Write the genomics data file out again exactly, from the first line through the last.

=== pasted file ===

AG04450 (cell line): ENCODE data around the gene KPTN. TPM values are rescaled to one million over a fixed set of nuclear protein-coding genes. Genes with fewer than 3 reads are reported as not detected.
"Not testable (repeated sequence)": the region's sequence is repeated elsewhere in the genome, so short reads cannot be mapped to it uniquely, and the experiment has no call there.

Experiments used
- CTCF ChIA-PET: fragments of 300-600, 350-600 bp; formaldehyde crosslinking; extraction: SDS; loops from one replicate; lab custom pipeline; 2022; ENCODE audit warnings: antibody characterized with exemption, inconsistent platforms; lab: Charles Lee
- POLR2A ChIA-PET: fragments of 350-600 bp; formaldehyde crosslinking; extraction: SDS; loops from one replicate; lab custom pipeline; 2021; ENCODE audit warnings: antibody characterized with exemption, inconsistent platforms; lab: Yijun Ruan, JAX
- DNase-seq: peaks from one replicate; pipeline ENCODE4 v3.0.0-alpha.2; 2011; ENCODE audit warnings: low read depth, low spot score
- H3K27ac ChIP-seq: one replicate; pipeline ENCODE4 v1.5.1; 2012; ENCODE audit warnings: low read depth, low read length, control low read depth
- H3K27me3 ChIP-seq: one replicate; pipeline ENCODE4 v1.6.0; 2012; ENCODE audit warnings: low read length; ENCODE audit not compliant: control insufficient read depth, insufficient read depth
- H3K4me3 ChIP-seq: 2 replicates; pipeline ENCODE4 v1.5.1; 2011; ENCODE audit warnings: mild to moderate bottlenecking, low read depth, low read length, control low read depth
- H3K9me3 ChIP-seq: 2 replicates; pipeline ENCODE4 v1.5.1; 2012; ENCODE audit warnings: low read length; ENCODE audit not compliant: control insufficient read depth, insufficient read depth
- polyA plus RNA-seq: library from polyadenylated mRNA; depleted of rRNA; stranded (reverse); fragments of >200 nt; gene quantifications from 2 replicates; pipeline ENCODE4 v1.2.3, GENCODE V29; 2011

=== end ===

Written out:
AG04450 (cell line): ENCODE data around the gene KPTN. TPM values are rescaled to one million over a fixed set of nuclear protein-coding genes. Genes with fewer than 3 reads are reported as not detected.
"Not testable (repeated sequence)": the region's sequence is repeated elsewhere in the genome, so short reads cannot be mapped to it uniquely, and the experiment has no call there.

Experiments used
- CTCF ChIA-PET: fragments of 300-600, 350-600 bp; formaldehyde crosslinking; extraction: SDS; loops from one replicate; lab custom pipeline; 2022; ENCODE audit warnings: antibody characterized with exemption, inconsistent platforms; lab: Charles Lee
- POLR2A ChIA-PET: fragments of 350-600 bp; formaldehyde crosslinking; extraction: SDS; loops from one replicate; lab custom pipeline; 2021; ENCODE audit warnings: antibody characterized with exemption, inconsistent platforms; lab: Yijun Ruan, JAX
- DNase-seq: peaks from one replicate; pipeline ENCODE4 v3.0.0-alpha.2; 2011; ENCODE audit warnings: low read depth, low spot score
- H3K27ac ChIP-seq: one replicate; pipeline ENCODE4 v1.5.1; 2012; ENCODE audit warnings: low read depth, low read length, control low read depth
- H3K27me3 ChIP-seq: one replicate; pipeline ENCODE4 v1.6.0; 2012; ENCODE audit warnings: low read length; ENCODE audit not compliant: control insufficient read depth, insufficient read depth
- H3K4me3 ChIP-seq: 2 replicates; pipeline ENCODE4 v1.5.1; 2011; ENCODE audit warnings: mild to moderate bottlenecking, low read depth, low read length, control low read depth
- H3K9me3 ChIP-seq: 2 replicates; pipeline ENCODE4 v1.5.1; 2012; ENCODE audit warnings: low read length; ENCODE audit not compliant: control insufficient read depth, insufficient read depth
- polyA plus RNA-seq: library from polyadenylated mRNA; depleted of rRNA; stranded (reverse); fragments of >200 nt; gene quantifications from 2 replicates; pipeline ENCODE4 v1.2.3, GENCODE V29; 2011